|Transitional Justice and the Arab Spring, eds. Kirsten Fisher and Robert Stewart (Routledge, 2013).
Summary: This book presents a varied and critical picture of how the Arab Spring demands a re-examination and re-conceptualization of issues of transitional justice. It demonstrates how unique features of this wave of revolutions and popular protests that have swept the Arab world since December 2010 give rise to distinctive concerns and problems relative to transitional justice, and explores how these issues in turn add fresh perspective and nuance to the field more generally. In so doing, it explores fundamental questions of social justice, reconstruction and healing in the context of the Arab Spring. Including the perspectives of academics and practitioners, Transitional Justice and the Arab Spring will be of considerable interest to those working on the politics of the Middle East, normative political theory, transitional justice, international law, international relations and human rights.
|The Politics of Violence, Truth and Reconciliation in the Arab Middle East, eds. Sune Haugbolle and Anders Hastrup (Routledge, 2009).
Summary: This book features studies of six Arab countries in which legacies of political violence have been challenged through various initiatives to promote “truth-telling” and transitional justice. The analysis departs from a liberal, teleological understanding of truth and reconciliation as a linear process from trauma through memory to national healing. Instead, the articles highlight how the interplay between state-orchestrated initiatives (such as Truth and Reconciliation committees and ministerial committees); civil society actors (including former political prisoners, investigative journalists and NGOs); and external actors (such as transnational NGOs, state sponsored dialogue initiatives, the UN and the EU) is creating a new political field. The book examines the extent to which this field challenges the Arab nation-state’s monopoly on history and violence, and asks whether public narratives of violence, memory and justice consolidate or challenge political legitimacy of current regimes.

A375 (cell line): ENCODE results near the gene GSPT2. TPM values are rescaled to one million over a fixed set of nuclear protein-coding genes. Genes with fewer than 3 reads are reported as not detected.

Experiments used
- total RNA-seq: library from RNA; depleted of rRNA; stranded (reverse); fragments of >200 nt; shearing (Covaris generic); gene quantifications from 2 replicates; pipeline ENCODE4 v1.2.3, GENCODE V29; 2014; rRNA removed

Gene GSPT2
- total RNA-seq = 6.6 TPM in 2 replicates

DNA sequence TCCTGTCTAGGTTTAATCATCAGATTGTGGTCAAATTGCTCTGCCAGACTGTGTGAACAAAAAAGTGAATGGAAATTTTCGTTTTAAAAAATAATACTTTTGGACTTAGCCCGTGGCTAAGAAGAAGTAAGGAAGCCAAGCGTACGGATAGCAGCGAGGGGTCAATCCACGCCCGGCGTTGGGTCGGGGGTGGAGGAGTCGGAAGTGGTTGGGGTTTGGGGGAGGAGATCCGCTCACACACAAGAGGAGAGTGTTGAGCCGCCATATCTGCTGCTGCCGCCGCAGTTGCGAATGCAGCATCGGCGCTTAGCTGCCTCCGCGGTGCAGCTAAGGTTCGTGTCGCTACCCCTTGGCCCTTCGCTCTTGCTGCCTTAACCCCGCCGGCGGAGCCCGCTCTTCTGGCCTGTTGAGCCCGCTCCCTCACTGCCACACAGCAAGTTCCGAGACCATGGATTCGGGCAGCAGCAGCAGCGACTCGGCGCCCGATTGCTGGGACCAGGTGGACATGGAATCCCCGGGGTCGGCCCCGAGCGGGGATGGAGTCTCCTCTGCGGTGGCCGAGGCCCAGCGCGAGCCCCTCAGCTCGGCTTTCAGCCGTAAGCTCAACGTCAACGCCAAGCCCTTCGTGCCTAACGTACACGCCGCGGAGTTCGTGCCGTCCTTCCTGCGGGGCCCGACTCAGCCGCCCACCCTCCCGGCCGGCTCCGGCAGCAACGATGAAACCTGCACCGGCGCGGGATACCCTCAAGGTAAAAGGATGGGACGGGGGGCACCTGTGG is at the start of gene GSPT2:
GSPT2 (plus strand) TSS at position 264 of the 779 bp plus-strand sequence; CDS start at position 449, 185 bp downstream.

|Memory And Violence in the Middle East And North Africa, eds. Ussama Makdisi and Paul A. Silverstein (Indiana University Press, 2006).
Summary: This interdisciplinary collection explores the connections between memories of past violence and the violence of present memories, the context for all contemporary efforts at conflict resolution and reconciliation. The contributors examine the 1954–1962 Franco-Algerian war, the 1975–1991 Lebanese civil war, and the ongoing Arab-Israeli conflict as interconnected struggles that outline national polities, infranational fractures, and transnational political connections. Insofar as national unity has been constructed on the contested claims of sacrifice and martyrdom, the legacy of violence has remained inscribed at the heart of political identity. The case studies point to the failure of current attempts to officially forget past conflicts, at the same time indicating local successes in commemorative actions that forge at least partial peaces between individuals and groups.